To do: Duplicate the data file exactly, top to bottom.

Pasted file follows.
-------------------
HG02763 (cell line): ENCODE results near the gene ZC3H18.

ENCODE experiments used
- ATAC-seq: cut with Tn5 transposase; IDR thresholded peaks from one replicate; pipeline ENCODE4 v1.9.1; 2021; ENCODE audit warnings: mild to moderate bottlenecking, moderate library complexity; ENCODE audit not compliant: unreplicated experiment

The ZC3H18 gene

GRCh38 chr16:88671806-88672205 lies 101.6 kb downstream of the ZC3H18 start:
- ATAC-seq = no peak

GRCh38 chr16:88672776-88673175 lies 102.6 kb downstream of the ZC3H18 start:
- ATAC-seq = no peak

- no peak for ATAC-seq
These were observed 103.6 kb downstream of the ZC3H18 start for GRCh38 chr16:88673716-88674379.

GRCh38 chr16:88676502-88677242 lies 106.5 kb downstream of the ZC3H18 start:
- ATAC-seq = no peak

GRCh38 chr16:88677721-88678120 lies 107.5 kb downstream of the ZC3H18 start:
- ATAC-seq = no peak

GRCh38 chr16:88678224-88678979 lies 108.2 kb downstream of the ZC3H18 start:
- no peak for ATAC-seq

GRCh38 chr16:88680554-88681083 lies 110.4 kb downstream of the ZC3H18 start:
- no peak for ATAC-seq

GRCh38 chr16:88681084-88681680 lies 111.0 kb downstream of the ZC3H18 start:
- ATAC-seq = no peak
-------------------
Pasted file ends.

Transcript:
HG02763 (cell line): ENCODE results near the gene ZC3H18.

ENCODE experiments used
- ATAC-seq: cut with Tn5 transposase; IDR thresholded peaks from one replicate; pipeline ENCODE4 v1.9.1; 2021; ENCODE audit warnings: mild to moderate bottlenecking, moderate library complexity; ENCODE audit not compliant: unreplicated experiment

The ZC3H18 gene

GRCh38 chr16:88671806-88672205 lies 101.6 kb downstream of the ZC3H18 start:
- ATAC-seq = no peak

GRCh38 chr16:88672776-88673175 lies 102.6 kb downstream of the ZC3H18 start:
- ATAC-seq = no peak

- no peak for ATAC-seq
These were observed 103.6 kb downstream of the ZC3H18 start for GRCh38 chr16:88673716-88674379.

GRCh38 chr16:88676502-88677242 lies 106.5 kb downstream of the ZC3H18 start:
- ATAC-seq = no peak

GRCh38 chr16:88677721-88678120 lies 107.5 kb downstream of the ZC3H18 start:
- ATAC-seq = no peak

GRCh38 chr16:88678224-88678979 lies 108.2 kb downstream of the ZC3H18 start:
- no peak for ATAC-seq

GRCh38 chr16:88680554-88681083 lies 110.4 kb downstream of the ZC3H18 start:
- no peak for ATAC-seq

GRCh38 chr16:88681084-88681680 lies 111.0 kb downstream of the ZC3H18 start:
- ATAC-seq = no peak